10 Films That Can Teach You Everything You Need To Know About Sound Design « Taste of Cinema - Movie Reviews and Classic Movie Lists

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10 Films That Can Teach You Everything You Need To Know About Sound Design

10 July 2014 | Features, Film Lists | by David Biggins

film sound design

Soundtracks are created by mixing together noise and speech (as well as music). Good filmmakers will devote a lot of their energy to the soundtrack of their film in post-production, making such that it sounds rich and interesting, and also making sure that key moments are audible. Bad sound design can make a film seem clunky and boring. Good sound design brings a film to life, adding layers to the action as well as heighten an audiences sense of perception.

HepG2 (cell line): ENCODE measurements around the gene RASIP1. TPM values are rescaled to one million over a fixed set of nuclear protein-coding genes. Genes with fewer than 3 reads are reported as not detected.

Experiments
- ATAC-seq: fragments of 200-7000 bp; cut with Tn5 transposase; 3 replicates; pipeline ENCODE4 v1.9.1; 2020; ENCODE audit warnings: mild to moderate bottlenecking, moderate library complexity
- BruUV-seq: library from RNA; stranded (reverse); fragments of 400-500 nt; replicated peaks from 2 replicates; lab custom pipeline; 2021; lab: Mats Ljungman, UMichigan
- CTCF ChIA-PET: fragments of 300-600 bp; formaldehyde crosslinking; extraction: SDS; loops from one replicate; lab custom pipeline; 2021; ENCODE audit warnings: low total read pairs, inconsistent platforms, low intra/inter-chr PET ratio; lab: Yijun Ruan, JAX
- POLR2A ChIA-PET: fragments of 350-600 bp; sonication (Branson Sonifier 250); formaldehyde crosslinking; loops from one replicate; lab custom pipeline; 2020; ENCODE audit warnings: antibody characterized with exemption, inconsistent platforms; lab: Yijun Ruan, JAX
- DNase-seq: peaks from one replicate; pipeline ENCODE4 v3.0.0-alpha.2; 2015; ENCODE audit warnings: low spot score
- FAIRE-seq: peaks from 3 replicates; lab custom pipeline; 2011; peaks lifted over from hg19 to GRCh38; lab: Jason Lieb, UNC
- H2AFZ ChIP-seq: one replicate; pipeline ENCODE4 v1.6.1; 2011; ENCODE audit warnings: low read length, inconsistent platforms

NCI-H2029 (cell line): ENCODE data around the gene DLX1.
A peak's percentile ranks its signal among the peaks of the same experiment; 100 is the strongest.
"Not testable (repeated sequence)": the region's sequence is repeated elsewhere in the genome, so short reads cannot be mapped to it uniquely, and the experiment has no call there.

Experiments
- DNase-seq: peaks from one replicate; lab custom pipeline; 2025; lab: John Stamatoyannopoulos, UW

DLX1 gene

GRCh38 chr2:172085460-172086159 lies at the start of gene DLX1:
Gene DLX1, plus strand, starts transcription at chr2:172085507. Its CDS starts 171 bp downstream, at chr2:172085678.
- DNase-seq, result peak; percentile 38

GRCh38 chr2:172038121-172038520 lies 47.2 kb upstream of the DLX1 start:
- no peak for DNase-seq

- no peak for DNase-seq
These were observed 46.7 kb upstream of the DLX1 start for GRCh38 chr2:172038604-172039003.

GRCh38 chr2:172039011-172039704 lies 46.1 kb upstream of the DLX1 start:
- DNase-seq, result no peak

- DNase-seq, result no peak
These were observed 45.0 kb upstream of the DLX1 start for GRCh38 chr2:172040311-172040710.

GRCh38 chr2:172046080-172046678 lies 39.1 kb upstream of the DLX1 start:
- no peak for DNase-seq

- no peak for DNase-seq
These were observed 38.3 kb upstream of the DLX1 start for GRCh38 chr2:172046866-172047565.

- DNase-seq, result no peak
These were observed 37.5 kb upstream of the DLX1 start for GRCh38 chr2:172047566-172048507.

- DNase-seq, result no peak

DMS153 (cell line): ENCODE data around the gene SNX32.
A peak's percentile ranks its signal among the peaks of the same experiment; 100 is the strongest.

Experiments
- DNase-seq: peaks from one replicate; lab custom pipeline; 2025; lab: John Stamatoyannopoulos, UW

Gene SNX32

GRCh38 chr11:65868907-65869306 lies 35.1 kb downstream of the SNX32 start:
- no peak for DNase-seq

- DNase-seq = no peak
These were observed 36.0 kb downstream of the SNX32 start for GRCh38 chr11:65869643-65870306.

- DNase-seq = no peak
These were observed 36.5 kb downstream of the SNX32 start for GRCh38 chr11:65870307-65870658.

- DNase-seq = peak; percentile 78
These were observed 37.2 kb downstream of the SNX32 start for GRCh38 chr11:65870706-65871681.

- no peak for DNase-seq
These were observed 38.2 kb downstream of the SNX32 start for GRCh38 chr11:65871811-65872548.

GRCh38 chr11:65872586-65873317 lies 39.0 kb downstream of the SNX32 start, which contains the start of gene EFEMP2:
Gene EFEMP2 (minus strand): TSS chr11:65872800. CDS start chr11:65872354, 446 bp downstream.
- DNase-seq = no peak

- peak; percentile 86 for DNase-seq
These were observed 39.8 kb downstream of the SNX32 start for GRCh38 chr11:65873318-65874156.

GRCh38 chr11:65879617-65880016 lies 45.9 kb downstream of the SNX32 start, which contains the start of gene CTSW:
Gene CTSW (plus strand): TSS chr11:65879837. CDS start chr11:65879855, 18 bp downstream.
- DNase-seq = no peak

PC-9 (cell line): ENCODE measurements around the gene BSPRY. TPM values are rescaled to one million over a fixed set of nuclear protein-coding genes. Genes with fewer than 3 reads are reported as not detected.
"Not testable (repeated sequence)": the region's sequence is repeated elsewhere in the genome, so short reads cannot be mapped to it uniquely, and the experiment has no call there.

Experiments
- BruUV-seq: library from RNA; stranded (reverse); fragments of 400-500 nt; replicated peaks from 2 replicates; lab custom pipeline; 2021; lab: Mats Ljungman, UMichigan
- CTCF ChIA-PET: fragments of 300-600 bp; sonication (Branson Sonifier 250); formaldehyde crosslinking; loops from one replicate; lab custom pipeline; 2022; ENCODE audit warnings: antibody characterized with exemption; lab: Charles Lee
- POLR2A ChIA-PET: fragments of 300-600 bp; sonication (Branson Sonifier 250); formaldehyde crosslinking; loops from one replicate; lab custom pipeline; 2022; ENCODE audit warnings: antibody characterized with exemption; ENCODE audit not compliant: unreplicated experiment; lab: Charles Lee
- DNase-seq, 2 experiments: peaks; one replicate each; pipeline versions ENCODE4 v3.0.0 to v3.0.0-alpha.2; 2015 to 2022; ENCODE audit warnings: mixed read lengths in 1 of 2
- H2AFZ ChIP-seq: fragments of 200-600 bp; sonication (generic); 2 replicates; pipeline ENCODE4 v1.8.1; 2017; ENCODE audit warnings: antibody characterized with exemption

It’s important to emphasize how essential sound design is to filmmaking; sound is never an afterthought. It’s carefully constructed and manipulated, often completely separately from the images that we see on screen. This list is just a small snapshot of what can be achieved with sound art, please feel free to post your own favorite examples of great sound design in films in the comments section.

 

1. Blackmail (1929)

The sound version of Alfred Hitchcock’s Blackmail (it also exists as a silent film) is a bizarre mix of the primitive and the ingenious. It’s primitive because lengthy parts sound awkward as early “talkies” took a while to use music effectively to compliment the action; there’s also a lot of random humming, whistling and singing as characters rejoice in their mouth’s newfound ability to create noise. It’s ingenious because of Hitchcock’s experimental use of sound, which was way ahead of its time.